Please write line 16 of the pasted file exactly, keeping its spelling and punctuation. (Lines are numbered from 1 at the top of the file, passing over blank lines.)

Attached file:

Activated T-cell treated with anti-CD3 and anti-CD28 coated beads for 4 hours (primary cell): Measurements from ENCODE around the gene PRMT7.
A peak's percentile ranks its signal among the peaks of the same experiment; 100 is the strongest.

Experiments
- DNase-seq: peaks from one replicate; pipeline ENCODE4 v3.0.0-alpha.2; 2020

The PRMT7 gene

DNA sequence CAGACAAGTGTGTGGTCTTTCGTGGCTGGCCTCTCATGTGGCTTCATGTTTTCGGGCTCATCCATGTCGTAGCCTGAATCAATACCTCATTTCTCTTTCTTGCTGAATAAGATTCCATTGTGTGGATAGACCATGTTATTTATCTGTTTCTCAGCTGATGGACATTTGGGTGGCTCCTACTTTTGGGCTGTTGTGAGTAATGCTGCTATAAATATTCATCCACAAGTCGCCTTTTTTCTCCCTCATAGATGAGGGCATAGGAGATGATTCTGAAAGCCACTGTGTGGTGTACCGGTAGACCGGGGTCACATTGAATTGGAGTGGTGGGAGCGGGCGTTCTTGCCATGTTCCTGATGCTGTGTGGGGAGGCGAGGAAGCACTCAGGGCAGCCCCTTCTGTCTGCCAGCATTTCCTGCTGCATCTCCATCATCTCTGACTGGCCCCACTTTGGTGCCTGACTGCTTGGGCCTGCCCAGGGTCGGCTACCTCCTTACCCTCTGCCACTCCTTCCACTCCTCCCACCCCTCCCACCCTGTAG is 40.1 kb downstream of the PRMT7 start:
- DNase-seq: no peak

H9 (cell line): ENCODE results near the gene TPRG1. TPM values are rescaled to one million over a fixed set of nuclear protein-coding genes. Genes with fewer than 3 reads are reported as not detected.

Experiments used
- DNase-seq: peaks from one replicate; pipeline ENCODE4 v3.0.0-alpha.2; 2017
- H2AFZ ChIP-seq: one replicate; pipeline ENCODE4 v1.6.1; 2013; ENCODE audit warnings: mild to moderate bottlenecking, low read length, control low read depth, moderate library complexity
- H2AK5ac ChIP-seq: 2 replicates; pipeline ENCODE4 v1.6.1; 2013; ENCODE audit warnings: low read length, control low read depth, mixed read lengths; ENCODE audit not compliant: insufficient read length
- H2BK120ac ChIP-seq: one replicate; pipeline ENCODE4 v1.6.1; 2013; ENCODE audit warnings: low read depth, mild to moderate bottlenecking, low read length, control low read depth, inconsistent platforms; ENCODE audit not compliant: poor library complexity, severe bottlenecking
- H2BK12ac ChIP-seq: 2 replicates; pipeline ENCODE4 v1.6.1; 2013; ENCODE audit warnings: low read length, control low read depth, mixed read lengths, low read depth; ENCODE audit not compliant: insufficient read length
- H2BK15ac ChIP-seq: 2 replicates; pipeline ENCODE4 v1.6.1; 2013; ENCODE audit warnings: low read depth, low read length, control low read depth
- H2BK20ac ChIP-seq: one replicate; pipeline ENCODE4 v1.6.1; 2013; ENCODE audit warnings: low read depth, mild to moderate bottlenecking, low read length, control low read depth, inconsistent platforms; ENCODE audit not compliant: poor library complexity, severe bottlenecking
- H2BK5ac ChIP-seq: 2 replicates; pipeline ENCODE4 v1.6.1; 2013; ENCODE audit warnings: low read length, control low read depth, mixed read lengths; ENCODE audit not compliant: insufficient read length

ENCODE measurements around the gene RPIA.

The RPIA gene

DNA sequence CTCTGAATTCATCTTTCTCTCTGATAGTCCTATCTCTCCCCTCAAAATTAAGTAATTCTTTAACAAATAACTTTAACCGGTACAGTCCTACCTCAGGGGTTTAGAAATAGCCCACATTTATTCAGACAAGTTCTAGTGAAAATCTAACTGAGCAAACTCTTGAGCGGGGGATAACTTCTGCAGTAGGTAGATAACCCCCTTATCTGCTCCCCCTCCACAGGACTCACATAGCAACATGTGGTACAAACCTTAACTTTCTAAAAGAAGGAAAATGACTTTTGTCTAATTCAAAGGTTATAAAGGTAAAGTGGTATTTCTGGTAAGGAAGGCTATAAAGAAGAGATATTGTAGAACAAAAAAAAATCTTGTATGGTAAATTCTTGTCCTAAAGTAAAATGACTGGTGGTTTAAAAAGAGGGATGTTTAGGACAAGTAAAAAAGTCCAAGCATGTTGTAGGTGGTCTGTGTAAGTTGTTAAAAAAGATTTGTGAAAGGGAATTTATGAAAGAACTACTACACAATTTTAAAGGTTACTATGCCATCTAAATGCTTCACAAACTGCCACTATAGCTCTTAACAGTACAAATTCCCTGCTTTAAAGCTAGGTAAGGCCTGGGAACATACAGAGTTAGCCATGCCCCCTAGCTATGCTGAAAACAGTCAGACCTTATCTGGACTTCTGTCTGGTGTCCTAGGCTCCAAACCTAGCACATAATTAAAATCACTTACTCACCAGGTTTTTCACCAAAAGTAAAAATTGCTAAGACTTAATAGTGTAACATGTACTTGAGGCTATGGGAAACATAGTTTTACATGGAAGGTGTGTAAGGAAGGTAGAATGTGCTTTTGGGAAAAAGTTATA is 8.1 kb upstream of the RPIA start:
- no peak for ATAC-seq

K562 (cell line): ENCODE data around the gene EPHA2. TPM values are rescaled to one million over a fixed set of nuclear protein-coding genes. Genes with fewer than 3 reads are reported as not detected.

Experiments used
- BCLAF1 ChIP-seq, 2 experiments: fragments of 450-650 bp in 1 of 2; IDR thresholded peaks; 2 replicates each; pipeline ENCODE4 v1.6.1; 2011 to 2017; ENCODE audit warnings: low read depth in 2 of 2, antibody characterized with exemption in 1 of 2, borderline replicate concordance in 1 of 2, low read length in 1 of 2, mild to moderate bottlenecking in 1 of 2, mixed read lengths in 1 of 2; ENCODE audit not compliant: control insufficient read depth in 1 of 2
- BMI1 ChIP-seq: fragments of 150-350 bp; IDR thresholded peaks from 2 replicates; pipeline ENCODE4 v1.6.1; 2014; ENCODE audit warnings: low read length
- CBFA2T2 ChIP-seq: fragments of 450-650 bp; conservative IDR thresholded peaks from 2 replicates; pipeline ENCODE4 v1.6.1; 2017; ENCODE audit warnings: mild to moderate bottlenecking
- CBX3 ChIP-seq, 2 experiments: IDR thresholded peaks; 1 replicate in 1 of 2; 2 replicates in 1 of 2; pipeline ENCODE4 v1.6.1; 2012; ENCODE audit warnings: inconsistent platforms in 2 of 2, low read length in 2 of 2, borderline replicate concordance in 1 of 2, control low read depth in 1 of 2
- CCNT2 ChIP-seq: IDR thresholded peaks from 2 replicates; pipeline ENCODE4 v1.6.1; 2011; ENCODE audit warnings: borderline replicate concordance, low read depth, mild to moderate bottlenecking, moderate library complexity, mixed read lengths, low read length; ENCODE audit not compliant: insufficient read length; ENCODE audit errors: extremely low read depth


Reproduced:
- H2BK20ac ChIP-seq: one replicate; pipeline ENCODE4 v1.6.1; 2013; ENCODE audit warnings: low read depth, mild to moderate bottlenecking, low read length, control low read depth, inconsistent platforms; ENCODE audit not compliant: poor library complexity, severe bottlenecking